Back pain is one of the most common ailments experienced by people all around the globe. It can range from mildly uncomfortable to downright debilitating, and it can be caused by a wide variety of underlying factors. Here, we’ll take a look at what happens when your back goes out and try to help you understand the pain.
So, What Happens When Your Back Goes Out?
When your back “goes out, ” it usually means that you’ve experienced some kind of sudden onset of acute back pain. This might be accompanied by stiffness in the affected area and limited mobility. There are many reasons why this might happen, including:
- Muscle strain or spasm
- Ligament sprain
- Herniated disc
- Degenerative disc disease
Regardless of the specific cause, though, what’s happening is that something is causing irritation or inflammation in your back muscles or joints. This leads to discomfort as those structures struggle to support your weight and keep you mobile.
It’s important to note that while acute back pain can be intensely uncomfortable, it usually isn’t a sign of anything seriously wrong with your spine or other internal organs.
Symptoms Of Acute Back Pain
So now that we know why our backs might go out on us, let’s take a closer look at what symptoms we should watch out for.
Some possible signs that you’re experiencing acute back pain include:
- Intense localized discomfort in your lower or upper back
- Stiffness or decreased range of motion in your spine
- Radiating nerve pain
- A visibly swollen or tender area overlying an injured muscle group
If any of these symptoms sound familiar, it’s essential to take steps to address them right away. Leaving acute back pain untreated can not only prolong your discomfort but also increase the risk of future injury.
How To Treat Acute Back Pain
Okay, so what can we do about this sudden onset of intense pain and discomfort? Here are a few basic things you might try:
Rest And Ice
In many cases, the best thing to do is simply give your affected muscles or joints some time to rest and recuperate. Applying ice packs intermittently throughout the day can help reduce inflammation in those areas and soothe any lingering soreness.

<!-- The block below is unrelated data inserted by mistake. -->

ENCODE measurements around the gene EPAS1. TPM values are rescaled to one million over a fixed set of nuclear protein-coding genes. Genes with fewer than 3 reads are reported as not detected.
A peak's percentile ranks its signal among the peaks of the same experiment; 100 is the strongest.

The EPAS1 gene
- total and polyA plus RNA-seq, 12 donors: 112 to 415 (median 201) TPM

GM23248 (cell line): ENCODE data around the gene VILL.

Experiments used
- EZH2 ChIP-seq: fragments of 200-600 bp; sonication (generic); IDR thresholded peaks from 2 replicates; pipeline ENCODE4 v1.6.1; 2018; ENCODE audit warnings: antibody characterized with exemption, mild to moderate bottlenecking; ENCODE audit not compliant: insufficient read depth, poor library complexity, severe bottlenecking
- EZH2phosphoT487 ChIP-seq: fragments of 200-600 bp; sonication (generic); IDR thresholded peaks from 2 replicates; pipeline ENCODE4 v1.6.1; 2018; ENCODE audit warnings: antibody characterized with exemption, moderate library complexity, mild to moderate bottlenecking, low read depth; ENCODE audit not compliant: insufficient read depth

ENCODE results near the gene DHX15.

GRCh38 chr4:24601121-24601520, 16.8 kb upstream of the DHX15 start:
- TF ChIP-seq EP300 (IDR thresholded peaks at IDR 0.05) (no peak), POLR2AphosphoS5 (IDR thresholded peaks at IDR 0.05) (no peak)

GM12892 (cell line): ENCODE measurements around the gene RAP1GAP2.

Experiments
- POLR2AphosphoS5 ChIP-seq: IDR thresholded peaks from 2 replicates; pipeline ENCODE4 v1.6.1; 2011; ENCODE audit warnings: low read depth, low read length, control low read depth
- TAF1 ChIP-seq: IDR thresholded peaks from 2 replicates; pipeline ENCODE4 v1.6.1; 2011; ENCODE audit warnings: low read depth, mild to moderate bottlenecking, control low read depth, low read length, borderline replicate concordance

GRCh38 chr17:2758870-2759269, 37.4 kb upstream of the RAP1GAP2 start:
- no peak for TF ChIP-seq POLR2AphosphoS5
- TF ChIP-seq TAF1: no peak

Many people find that taking over-the-counter anti-inflammatory drugs like ibuprofen or acetaminophen can be helpful for reducing acute back pain. However, be sure to speak with your doctor first before starting any new medication regimen.
Chiropractic Care Or Physical Therapy
For more serious injuries or conditions like herniated discs, degenerative disc disease, arthritis, osteoporosis, or fractures, chiropractic care or physical therapy may be needed. These treatments may involve more intensive interventions like spinal adjustments or targeted exercises designed to rebuild strength in damaged muscle groups.
When To Seek Urgent Medical Attention For Back Pain?
While most cases of acute back pain aren’t cause for concern and will resolve themselves with time, there are situations when you should seek medical attention immediately. Some red flags include:
- Loss of bladder or bowel control
- Numbness/loss of sensation in the legs
- Worsening pain over time rather than gradual improvement
- Fever accompanying your discomfort
- Difficulty walking/moving/getting out of bed without assistance
If you experience any of these symptoms alongside acute back pain, don’t delay seeking medical attention. These signs could indicate a more severe underlying condition that needs immediate attention from a healthcare professional.
Frequently Asked Questions
Q: Can I get rid of acute back pain on my own, or do I need to see a doctor?
A: It depends on the severity of your symptoms. In many cases, things like rest and ice, over-the-counter medication, and targeted exercises may be enough to relieve mild-to-moderate discomfort. However, if you experience more severe symptoms or find that your pain isn’t improving after a week or two, it may be time to seek medical attention.
Q: How long does it typically take for acute back pain to go away?
A: This can vary widely depending on the underlying cause of your discomfort. For example, muscle strains might heal within just a few days, while conditions like herniated discs could take anywhere from weeks to months to fully resolve.
Q: What are some lifestyle changes I could make to prevent future episodes of acute back pain?
A: There are several steps you might consider taking:
- Practice good posture
- Engage in regular exercise/stretching
- Avoid sitting for extended periods of time
- Maintain a healthy weight
- Wear comfortable shoes with good arch support
By being diligent about these types of habits and making sure you’re not putting undue stress on your lower back muscles/joints, you may be able to significantly reduce your risk of experiencing another episode in the future.
Experiencing sudden-onset back pain can be scary and uncomfortable, but there’s usually no need for alarm. By understanding what’s happening when our backs “go out, ” we can better address our symptoms and speed up the healing process. Remember—when in doubt, don’t hesitate to reach out for help if needed.